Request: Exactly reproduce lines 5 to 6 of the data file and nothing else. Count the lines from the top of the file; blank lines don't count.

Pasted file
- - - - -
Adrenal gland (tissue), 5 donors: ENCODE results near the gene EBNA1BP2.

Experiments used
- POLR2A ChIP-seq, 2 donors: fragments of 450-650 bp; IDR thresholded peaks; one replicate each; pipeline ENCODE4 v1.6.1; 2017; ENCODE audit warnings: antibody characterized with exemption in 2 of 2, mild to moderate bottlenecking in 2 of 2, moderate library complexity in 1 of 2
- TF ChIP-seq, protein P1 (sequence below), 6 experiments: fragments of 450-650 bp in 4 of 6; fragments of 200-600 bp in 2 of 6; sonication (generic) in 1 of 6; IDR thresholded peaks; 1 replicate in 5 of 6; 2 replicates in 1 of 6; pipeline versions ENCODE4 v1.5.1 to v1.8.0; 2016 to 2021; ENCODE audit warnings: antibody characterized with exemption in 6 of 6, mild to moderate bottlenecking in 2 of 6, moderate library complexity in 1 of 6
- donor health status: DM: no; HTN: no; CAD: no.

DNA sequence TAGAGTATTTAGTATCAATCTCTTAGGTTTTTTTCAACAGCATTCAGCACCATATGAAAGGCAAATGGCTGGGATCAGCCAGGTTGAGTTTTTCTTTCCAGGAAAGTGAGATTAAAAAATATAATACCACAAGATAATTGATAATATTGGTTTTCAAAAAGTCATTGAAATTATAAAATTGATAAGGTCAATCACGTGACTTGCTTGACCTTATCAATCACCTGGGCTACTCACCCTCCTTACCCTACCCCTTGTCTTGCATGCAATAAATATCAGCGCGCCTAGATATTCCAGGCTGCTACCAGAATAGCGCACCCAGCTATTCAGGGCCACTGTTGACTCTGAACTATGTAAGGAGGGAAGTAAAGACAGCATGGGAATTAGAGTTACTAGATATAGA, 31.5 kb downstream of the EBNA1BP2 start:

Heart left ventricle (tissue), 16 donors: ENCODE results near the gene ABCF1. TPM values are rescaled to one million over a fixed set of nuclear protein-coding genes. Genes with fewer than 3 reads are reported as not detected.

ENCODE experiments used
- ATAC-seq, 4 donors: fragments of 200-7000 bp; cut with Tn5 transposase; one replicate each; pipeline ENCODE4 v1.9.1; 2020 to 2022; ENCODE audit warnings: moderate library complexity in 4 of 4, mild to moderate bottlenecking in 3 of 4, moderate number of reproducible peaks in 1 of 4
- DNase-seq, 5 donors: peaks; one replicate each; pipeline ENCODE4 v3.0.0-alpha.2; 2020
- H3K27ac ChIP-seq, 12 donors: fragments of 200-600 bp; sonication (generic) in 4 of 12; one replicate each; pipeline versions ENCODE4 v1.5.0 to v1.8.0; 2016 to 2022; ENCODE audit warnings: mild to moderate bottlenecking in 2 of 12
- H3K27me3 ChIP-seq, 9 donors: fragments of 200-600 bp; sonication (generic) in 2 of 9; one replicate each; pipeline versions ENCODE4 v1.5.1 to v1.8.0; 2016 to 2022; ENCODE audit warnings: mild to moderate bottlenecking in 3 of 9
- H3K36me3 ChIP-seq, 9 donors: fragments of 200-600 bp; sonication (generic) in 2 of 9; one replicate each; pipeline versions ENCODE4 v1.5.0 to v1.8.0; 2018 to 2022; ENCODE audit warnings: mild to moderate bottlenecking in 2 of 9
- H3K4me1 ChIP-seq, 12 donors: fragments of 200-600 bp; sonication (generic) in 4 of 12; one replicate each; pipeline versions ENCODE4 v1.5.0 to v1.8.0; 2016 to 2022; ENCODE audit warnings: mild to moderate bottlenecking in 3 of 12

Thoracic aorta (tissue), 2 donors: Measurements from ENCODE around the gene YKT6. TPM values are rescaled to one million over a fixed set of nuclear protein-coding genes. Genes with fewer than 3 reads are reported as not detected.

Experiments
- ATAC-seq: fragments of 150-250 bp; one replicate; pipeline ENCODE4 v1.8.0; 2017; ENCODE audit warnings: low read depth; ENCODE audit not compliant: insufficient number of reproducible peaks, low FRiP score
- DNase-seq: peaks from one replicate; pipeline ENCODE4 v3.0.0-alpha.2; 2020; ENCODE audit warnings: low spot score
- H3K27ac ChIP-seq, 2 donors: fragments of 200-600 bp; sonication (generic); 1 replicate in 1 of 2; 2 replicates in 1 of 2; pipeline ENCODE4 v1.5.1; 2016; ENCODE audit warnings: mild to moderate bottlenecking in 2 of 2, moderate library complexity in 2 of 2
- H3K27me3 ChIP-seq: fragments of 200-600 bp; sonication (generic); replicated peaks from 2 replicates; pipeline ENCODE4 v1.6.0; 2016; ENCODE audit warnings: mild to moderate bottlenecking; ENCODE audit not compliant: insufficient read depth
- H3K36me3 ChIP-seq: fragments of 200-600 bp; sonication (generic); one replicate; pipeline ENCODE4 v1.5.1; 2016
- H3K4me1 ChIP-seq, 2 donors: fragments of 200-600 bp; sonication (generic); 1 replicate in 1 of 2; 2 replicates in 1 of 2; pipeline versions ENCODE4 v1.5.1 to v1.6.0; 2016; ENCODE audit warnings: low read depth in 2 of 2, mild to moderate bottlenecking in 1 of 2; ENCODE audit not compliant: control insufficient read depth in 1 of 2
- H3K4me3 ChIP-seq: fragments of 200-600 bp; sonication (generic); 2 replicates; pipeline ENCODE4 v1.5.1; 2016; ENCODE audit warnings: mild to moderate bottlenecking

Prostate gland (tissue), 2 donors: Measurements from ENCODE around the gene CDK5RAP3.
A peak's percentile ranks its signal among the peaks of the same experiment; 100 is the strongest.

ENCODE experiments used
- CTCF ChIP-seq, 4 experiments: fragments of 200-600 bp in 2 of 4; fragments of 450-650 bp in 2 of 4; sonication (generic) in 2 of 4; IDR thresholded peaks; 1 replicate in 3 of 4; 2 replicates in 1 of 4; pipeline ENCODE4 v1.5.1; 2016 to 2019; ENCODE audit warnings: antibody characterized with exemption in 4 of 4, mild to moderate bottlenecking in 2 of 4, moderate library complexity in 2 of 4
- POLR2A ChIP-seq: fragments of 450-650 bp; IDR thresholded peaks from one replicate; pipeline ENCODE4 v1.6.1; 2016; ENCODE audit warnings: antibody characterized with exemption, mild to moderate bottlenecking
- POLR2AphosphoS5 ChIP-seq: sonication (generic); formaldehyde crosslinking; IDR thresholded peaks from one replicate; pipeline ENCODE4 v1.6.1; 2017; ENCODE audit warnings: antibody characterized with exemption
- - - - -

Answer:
- donor health status: DM: no; HTN: no; CAD: no.

DNA sequence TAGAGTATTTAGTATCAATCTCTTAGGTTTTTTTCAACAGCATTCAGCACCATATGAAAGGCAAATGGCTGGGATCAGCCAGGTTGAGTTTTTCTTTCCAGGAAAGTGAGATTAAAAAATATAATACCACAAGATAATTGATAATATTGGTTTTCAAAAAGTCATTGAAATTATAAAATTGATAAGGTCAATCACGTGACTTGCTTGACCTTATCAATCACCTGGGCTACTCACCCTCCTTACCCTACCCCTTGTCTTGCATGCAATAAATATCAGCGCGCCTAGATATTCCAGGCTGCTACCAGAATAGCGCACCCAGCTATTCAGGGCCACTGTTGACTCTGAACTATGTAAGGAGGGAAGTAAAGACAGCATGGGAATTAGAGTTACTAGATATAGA, 31.5 kb downstream of the EBNA1BP2 start: